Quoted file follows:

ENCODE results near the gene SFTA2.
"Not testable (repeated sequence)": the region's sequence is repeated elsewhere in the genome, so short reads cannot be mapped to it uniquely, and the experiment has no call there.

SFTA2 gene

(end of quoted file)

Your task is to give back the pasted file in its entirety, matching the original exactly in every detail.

ENCODE results near the gene SFTA2.
"Not testable (repeated sequence)": the region's sequence is repeated elsewhere in the genome, so short reads cannot be mapped to it uniquely, and the experiment has no call there.

SFTA2 gene